Battle of Adrianople (324)
Constantine had, in a previous war (in 316), defeated Licinius at the Battle of Cibalae and conquered from him all the Balkan Peninsula, with the exception of Thrace. A peace had been arranged but the relationship between the two emperors remained uneasy. By 324 Constantine was ready to renew the conflict and when his army, in pursuit of a raiding Visigothic, or possibly Sarmatian, force, crossed into Licinius' territory an opportune casus belli was created. The reaction of Licinius to this incursion was overtly hostile and this induced Constantine to go on to the offensive. Constantine invaded Thrace in force; his army was smaller than that of Licinius, but it contained many battle-hardened veterans and, as he had control of the Illyrian region, the finest quality of new recruits.
Licinius encamped his army in a strong position near Adrianople (Hadrianopolis), the major city of inland Thrace. Constantine advanced eastward from Thessalonica until he came to the Hebrus River, on which Adrianople stands, and set up his own camp. Licinius arranged his battle line, of 200 stades in length, in a strong position between a height overlooking the town and the confluence of the Hebrus with a tributary. The two armies remained in position for a number of days before battle was finally joined, when Constantine took the initiative by crossing the river against a well-prepared and positioned enemy having superior numbers.
Constantine used a ruse to get his troops across the Hebrus. Having noticed a suitable crossing point where the river narrowed and was overlooked by a wooded hillside, he ordered material and ropes to be conspicuously assembled at another place on the river, well away from his chosen crossing, to give the impression that he intended to build a bridge to cross there. On the wooded hillside, he secretly assembled 5,000 foot archers and a force of cavalry. He then led his cavalry over the river crossing at the narrows, and fell on the enemy unexpectedly. The surprise attack was a complete success and the remainder of his army then crossed at the same point. With his position on the river outflanked, Licinius' withdrew his forces and took up a defensive position on higher ground. However, this gave Constantine the initiative once more, and his attack was again successful. What followed, in the words of the historian Zosimus, was "a great massacre": Licinius' army, according to Zosimus, received losses of 34,000 dead.
During the onslaught, Constantine directed the guard of his overtly Christian standard, the labarum, to move it to any part of the field where his troops seemed to be faltering. The appearance of this talisman emboldened his own troops and dismayed those of Licinius. Constantine, who had been slightly wounded in the thigh, halted his attack at sunset and darkness allowed Licinius and the remains of his force to withdraw to Byzantium, the coast, and the safety of his fleet. The battle was one of the largest of the 4th century. Though Zosimus attributes the success of the Constantinian forces to the courage and martial prowess of Constantine himself, whom he alleges to have led the cavalry in person in the charge which broke Licinus' defenses, other contemporary accounts ascribe his success to the discipline of the troops and Constantine's felicitas, his 'good fortune'.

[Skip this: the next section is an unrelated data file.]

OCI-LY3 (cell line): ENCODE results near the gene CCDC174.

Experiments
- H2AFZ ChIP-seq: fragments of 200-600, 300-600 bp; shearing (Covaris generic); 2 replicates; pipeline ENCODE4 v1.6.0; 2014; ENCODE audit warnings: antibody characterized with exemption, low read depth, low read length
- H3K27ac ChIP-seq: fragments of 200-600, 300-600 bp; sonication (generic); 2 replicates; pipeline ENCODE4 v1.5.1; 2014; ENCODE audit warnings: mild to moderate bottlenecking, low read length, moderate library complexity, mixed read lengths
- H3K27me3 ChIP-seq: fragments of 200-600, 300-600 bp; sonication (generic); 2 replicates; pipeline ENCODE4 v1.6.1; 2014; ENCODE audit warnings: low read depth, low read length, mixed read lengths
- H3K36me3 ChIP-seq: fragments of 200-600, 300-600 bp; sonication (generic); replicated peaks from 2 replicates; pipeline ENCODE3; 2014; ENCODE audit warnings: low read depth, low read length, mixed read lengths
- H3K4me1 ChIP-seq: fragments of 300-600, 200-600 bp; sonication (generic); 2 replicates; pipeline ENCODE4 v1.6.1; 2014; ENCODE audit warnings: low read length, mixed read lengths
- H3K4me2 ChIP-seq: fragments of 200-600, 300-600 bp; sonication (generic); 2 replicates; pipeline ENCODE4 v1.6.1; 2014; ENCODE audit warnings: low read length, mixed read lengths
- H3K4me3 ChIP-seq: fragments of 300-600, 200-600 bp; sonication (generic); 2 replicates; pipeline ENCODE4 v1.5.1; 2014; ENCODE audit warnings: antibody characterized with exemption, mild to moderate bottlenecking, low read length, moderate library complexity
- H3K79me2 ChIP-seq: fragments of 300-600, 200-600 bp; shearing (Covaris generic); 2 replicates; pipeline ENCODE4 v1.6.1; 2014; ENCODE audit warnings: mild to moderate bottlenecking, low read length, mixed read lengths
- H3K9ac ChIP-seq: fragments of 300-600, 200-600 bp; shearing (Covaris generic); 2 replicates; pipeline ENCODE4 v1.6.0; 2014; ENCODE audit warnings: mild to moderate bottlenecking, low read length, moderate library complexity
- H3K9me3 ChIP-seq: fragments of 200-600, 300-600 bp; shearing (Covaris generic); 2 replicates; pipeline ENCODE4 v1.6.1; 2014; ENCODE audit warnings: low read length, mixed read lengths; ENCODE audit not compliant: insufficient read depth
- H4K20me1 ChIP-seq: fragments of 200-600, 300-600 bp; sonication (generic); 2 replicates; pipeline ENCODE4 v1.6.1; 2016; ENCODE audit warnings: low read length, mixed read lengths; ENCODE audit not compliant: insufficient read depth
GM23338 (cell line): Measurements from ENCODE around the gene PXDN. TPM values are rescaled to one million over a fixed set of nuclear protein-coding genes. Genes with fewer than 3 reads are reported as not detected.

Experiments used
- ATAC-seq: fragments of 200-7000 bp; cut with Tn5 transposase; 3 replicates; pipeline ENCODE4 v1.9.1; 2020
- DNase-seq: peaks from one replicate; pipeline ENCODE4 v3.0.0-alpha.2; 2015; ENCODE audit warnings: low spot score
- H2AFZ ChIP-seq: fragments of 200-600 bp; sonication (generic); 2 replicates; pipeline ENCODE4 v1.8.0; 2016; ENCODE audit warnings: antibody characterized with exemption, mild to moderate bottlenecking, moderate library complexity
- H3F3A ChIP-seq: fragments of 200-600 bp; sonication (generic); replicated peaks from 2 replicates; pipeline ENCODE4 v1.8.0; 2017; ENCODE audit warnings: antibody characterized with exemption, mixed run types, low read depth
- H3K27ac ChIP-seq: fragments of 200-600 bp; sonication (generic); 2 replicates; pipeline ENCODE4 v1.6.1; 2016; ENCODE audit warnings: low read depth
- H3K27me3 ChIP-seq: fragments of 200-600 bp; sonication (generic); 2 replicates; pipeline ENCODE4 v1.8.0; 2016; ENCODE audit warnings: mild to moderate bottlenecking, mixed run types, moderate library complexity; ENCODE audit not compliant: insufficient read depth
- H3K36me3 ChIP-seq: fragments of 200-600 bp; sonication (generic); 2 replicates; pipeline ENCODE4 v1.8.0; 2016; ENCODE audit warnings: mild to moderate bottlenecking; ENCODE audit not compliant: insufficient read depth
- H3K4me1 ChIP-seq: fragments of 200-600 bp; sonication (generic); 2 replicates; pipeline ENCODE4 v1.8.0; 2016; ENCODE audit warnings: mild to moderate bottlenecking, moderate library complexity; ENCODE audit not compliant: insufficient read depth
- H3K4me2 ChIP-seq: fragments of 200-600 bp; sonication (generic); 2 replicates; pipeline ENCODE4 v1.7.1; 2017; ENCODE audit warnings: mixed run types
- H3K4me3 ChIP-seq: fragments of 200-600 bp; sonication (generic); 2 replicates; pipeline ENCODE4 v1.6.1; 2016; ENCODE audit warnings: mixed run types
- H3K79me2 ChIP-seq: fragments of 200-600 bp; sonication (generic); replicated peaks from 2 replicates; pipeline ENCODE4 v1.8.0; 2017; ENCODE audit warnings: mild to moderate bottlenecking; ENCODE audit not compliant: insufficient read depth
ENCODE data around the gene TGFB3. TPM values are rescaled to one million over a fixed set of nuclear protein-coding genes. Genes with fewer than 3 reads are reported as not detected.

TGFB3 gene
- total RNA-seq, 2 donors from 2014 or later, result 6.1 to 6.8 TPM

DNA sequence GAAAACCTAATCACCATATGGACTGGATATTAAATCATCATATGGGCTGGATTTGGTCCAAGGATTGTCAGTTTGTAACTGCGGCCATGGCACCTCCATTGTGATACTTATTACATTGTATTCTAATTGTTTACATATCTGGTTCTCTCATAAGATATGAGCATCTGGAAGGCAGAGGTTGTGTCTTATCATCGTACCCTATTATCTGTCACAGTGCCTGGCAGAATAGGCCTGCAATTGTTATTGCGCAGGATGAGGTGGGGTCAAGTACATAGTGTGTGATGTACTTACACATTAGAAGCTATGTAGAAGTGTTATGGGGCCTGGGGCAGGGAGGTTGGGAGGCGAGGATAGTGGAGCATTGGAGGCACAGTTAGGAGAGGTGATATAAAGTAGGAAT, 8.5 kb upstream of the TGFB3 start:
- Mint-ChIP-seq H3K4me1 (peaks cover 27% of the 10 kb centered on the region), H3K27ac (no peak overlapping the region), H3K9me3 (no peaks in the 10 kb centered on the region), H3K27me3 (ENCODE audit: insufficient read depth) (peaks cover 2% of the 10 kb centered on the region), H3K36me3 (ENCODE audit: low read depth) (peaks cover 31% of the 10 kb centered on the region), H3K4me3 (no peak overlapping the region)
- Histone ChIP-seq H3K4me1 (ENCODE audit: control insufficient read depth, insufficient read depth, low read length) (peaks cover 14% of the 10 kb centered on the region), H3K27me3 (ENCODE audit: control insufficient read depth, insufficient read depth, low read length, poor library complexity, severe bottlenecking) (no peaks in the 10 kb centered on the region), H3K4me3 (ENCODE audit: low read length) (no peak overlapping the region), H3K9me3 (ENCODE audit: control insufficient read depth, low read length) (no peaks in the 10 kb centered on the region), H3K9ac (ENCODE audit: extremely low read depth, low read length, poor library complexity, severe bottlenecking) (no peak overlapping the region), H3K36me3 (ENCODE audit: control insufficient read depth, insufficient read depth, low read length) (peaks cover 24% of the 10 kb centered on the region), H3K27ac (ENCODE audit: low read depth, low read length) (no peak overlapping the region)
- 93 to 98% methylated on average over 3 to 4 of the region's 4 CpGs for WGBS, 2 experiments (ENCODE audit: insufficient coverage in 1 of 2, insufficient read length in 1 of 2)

Constantine's effort to start a civil conflict proved successful, as did his campaign against Licinius. Following the battle at Adrianople, Constantine moved to besiege Byzantium. At this point in the campaign, control of the narrow waters separating Thrace and Asia Minor became of the utmost importance to both emperors. Constantine's son Crispus commanded his navy in a struggle with the larger fleet of Licinius. Following Crispus' naval victory in the waters of the Hellespont, Constantine crossed with his army into Bithynia. He met Licinius' army in the final battle of the war at Chrysopolis on the Asiatic shore of the Bosporus. Constantine won an overwhelming victory. Initially, yielding to the pleas of his sister Constantia, Constantine spared the life of his brother-in-law, but some months later he ordered his execution, thereby breaking his solemn oath. Licinius was suspected of treasonable actions and the army command pressed for his execution. A year later, Constantine's nephew the younger Licinius also fell victim to the emperor's anger or suspicions. Constantine became the first man to be master of the entire Roman world since the elevation of Maximian as co-emperor by Diocletian in 285.
- Grant, p. 46
- Eutropius, p. 155
- Odahl, p. 164
- Grant, p. 45
- Zosimus, II.22.3–7
- Stephenson, p. 180
- Syvanne, p. 270
- Odahl, p. 178
- Lieu and Montserrat, p. 47
- Stephenson, p. 180
- Odahl, pp. 179–180
- Odahl, p. 180
- Odahl, p. 160
- Grant, pp. 47–48
- Dunstan, p. 436
- Eutropius (1993). The Breviarum Ab Urbe Condita of Eutropius: The Right Honourable Secretary of State for General Petitions. Translated by Bird, H. W. Liverpool University Press. p. 155. ISBN 9780853232087. Retrieved 1 July 2018.
- Zosimus, Historia nova, English translation: R.T. Ridley, Zosimus: New History, Byzantina Australiensia 2, Canberra (1982).
- 1814 English translation at Wikisource
- Dunstan, W.E. (2010) Rome, Rowman & Littlefield Publishers, Lanham MD ISBN 9780742568341
- Grant, Michael (1993), The Emperor Constantine, London. ISBN 0-7538-0528-6
- Lieu, S.N.C and Montserrat, D. (Ed.s) (1996), From Constantine to Julian, London. ISBN 0-415-09336-8
- Odahl, C.M., (2004) Constantine and the Christian Empire, Routledge 2004. ISBN 0-415-17485-6
- Stephenson, P. (2009) Constantine: Unconquered Emperor, Christian Victor, Quercus, London
- Syvanne, I. (2015) Military History of Late Rome 284-361 Pen and Sword, Barnsley Yorks.